It is a pleasure to follow Dr Spencer. I appreciate that time is short, but let me start by offering my heartfelt thanks to NHS staff, care staff, key workers, volunteers and, indeed, our whole community. There has been the most terrific national effort at a time of great crisis that is, indeed, unprecedented in peacetime.
I would like to correct—or to set the record straight—what the hon. Gentleman said about the economy. It is quite clear from international evidence, including from the OECD and other economic sources, that we are not facing an either/or choice between a short lockdown and protecting the economy. A shorter lockdown—a quicker lockdown—protects the economy. Indeed, SAGE recommended that the Government should take action earlier this autumn, and it is such a tragedy that they did not. They are now, once again belatedly, following advice. I urge the Prime Minister to try to react much more quickly to these pressing matters.
I would like to make two key points based on casework from my constituency. I am sure that the Minister will want to consider them, but I urge her and her colleagues to take them on board. The first is about the expansion of testing, and it relates to the importance of testing home care staff—care staff who visit vulnerable people at home. I had a fascinating but worrying discussion with an elderly resident who pointed out to me that she is visited by her home carer, who has to see 14 other people each day yet has no testing.
Surely, the Government should be prioritising that form of testing—it is absolutely common sense—in the same way that they are now belatedly tackling the need to test care home staff on a much more regular basis. I am grateful to the Minister, and I appreciate that she is in a difficult position with the short supply of testing, but I urge her to consider these sorts of cases. It was a very difficult conversation that I had to have with that elderly woman, who is vulnerable, yet her carer is unable to get a test. I hope that the Government can address that soon.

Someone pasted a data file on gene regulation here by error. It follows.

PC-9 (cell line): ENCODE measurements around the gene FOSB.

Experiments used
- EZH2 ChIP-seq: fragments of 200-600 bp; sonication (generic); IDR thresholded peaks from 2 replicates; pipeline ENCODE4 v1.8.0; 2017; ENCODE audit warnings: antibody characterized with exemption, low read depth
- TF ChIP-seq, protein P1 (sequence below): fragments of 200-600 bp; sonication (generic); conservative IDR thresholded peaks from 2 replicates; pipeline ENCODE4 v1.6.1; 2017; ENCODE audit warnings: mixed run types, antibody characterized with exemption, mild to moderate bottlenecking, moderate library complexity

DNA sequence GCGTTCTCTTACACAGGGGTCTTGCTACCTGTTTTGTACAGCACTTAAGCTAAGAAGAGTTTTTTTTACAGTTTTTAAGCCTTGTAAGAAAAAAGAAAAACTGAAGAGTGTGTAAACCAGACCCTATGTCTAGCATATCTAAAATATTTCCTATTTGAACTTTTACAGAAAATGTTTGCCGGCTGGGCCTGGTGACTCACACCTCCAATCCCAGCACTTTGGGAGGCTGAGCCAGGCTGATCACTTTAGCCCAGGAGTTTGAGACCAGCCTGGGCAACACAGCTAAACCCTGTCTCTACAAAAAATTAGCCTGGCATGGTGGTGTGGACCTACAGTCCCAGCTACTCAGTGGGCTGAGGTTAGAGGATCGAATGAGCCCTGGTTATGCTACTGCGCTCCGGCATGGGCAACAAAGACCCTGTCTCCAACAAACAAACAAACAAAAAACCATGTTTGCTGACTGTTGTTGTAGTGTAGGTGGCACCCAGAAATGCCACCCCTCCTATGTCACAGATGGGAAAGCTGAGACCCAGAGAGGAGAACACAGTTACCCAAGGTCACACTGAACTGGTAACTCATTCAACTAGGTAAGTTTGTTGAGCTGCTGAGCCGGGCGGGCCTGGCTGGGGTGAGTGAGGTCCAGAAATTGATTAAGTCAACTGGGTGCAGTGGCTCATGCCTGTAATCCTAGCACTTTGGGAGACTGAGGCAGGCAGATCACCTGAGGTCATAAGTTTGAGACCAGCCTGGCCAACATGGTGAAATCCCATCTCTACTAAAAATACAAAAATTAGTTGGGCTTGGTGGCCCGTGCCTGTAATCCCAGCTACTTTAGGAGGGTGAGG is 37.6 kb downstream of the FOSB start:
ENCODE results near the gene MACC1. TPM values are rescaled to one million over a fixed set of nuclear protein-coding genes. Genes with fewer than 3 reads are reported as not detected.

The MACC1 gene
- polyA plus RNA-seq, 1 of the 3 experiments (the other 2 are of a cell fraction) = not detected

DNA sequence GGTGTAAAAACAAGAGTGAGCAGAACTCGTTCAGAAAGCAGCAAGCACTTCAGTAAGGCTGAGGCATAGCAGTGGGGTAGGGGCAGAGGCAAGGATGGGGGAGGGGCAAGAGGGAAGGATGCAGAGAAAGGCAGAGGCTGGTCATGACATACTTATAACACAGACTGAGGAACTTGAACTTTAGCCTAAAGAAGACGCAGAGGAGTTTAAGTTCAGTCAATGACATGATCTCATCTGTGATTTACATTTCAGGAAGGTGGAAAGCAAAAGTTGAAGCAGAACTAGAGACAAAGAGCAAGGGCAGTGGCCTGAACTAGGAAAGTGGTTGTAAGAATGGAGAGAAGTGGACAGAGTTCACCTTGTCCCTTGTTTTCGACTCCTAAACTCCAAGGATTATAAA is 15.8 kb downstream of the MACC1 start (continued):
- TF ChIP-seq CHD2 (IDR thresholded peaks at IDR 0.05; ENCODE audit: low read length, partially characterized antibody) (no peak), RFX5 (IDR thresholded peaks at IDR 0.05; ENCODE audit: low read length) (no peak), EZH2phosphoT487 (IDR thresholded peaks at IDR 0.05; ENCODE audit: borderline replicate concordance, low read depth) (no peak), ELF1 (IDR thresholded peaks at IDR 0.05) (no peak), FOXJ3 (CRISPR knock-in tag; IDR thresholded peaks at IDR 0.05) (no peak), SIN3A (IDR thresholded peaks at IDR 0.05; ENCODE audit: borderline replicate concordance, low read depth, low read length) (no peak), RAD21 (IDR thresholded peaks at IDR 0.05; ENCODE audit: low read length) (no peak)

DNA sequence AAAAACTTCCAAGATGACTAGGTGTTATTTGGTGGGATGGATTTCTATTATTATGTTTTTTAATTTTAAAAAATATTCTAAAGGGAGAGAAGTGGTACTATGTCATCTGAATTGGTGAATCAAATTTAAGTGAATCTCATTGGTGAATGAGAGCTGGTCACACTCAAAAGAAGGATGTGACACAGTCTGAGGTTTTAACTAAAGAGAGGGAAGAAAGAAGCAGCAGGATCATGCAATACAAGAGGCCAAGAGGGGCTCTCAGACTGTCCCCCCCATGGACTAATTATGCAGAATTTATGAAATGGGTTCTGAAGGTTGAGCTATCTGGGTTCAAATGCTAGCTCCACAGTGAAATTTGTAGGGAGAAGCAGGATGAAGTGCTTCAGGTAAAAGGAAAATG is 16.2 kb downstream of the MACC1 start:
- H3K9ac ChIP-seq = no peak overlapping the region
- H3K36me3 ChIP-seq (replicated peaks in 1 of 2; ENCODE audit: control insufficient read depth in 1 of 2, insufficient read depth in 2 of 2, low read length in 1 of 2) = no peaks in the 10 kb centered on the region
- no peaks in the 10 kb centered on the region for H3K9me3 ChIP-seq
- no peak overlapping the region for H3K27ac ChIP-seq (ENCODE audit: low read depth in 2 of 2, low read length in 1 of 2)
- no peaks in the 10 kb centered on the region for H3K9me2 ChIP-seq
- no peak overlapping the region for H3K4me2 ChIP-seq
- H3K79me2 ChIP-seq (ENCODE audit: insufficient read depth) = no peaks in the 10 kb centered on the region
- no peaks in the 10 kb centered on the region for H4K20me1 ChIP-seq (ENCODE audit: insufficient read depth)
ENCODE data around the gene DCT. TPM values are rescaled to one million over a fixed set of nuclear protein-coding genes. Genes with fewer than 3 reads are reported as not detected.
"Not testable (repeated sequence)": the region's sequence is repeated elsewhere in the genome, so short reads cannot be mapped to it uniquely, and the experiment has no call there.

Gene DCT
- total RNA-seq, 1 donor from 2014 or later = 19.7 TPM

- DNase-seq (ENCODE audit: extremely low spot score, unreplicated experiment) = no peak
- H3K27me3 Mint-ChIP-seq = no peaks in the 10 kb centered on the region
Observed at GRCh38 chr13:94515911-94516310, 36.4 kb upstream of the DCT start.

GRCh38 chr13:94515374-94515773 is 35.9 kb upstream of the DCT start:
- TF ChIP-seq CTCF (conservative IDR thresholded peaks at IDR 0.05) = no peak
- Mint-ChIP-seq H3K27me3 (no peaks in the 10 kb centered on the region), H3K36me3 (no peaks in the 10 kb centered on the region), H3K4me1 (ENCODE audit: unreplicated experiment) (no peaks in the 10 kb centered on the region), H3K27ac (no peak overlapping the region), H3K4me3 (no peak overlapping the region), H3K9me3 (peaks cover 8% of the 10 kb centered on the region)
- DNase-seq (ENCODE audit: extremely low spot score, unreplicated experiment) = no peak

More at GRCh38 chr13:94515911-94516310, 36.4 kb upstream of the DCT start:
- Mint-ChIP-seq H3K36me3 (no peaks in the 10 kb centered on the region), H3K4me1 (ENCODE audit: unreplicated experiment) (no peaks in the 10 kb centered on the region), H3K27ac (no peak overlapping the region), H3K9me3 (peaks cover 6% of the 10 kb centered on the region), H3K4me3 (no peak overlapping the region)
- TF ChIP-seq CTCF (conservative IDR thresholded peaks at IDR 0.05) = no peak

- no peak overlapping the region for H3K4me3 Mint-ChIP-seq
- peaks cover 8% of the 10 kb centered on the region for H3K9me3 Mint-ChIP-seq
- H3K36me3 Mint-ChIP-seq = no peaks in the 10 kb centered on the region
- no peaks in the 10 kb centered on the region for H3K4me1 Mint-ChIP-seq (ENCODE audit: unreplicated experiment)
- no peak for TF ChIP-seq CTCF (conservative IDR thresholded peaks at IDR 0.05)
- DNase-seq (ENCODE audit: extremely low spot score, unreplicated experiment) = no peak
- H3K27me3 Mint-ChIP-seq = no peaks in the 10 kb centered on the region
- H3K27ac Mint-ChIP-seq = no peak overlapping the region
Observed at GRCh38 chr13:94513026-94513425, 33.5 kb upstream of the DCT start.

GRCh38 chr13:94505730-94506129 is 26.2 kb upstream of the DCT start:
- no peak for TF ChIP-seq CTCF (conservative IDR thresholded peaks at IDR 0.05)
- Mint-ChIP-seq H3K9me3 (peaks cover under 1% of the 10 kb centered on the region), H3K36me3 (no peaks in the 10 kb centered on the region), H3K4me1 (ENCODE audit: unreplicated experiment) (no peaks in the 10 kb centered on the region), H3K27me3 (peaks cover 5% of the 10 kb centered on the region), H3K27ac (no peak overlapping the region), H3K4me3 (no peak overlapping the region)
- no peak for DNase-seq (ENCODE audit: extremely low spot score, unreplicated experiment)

My other point picks up on something that other Members have already spoken about eloquently. There are many groups of people who have been missed by the Government’s attempts to support the economically vulnerable, but following a conversation I had with a constituent, I want to draw the Minister’s attention to one particular group: people with small businesses who have had no support whatsoever. There is quite a large group of them—3 million people. In a country of 65 million, that is a really large proportion.
I wish that the Chancellor, for all his eloquent rhetoric in the House, would look at that practical problem. He has had six months to address it, and it has not been addressed. The case of my constituent is really telling. She set up a new small business in a thriving sector of the economy just before the pandemic started. She had no idea, but she was completely vulnerable to this terrible pandemic. Please will Ministers address the problem of these 3 million people? They are in desperate need.